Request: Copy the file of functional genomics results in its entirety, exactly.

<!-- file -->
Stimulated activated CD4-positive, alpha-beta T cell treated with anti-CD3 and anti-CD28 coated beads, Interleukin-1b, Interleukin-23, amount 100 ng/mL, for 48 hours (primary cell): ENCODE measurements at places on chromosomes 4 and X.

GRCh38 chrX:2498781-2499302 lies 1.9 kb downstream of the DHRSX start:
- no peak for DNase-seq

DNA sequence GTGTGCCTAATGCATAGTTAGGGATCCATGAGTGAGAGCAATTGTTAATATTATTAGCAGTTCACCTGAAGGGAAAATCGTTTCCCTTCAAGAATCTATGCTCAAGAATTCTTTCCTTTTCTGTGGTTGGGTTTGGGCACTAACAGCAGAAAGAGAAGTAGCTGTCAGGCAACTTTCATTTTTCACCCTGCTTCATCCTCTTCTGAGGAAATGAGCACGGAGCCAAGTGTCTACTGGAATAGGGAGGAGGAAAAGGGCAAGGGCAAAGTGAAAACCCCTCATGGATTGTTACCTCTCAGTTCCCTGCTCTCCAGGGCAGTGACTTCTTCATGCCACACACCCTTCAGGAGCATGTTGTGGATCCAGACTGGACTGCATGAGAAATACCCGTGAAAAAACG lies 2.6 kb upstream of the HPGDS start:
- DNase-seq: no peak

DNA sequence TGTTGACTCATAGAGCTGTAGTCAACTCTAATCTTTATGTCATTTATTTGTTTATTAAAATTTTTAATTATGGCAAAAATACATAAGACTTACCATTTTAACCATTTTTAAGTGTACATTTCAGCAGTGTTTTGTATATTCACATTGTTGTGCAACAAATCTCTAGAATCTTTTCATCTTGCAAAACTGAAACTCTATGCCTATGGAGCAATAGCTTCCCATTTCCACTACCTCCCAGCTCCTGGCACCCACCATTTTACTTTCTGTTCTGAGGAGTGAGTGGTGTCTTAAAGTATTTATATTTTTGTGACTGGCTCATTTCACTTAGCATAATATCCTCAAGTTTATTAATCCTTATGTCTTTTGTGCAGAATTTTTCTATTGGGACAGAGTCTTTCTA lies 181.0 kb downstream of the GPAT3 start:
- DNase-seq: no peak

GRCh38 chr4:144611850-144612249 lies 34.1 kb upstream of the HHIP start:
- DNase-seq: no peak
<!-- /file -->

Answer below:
Stimulated activated CD4-positive, alpha-beta T cell treated with anti-CD3 and anti-CD28 coated beads, Interleukin-1b, Interleukin-23, amount 100 ng/mL, for 48 hours (primary cell): ENCODE measurements at places on chromosomes 4 and X.

GRCh38 chrX:2498781-2499302 lies 1.9 kb downstream of the DHRSX start:
- no peak for DNase-seq

DNA sequence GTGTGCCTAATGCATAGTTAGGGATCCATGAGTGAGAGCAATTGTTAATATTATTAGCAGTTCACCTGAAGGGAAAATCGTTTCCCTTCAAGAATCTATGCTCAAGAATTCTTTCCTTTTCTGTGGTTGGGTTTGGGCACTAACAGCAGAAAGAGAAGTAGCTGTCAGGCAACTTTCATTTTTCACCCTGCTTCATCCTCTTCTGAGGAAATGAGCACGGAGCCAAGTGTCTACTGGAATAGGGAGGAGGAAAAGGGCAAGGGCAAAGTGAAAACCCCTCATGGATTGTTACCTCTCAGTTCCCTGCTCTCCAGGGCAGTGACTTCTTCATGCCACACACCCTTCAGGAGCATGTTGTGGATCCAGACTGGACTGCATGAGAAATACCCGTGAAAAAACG lies 2.6 kb upstream of the HPGDS start:
- DNase-seq: no peak

DNA sequence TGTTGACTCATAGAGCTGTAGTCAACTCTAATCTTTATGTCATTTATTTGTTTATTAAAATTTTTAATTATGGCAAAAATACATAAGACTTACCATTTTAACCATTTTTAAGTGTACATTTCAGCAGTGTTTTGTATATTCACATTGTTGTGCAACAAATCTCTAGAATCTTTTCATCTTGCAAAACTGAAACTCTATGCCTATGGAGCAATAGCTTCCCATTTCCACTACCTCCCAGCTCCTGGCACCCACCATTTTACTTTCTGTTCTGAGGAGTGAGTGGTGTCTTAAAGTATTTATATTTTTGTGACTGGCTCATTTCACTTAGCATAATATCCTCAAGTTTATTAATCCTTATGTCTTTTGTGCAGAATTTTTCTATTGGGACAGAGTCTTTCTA lies 181.0 kb downstream of the GPAT3 start:
- DNase-seq: no peak

GRCh38 chr4:144611850-144612249 lies 34.1 kb upstream of the HHIP start:
- DNase-seq: no peak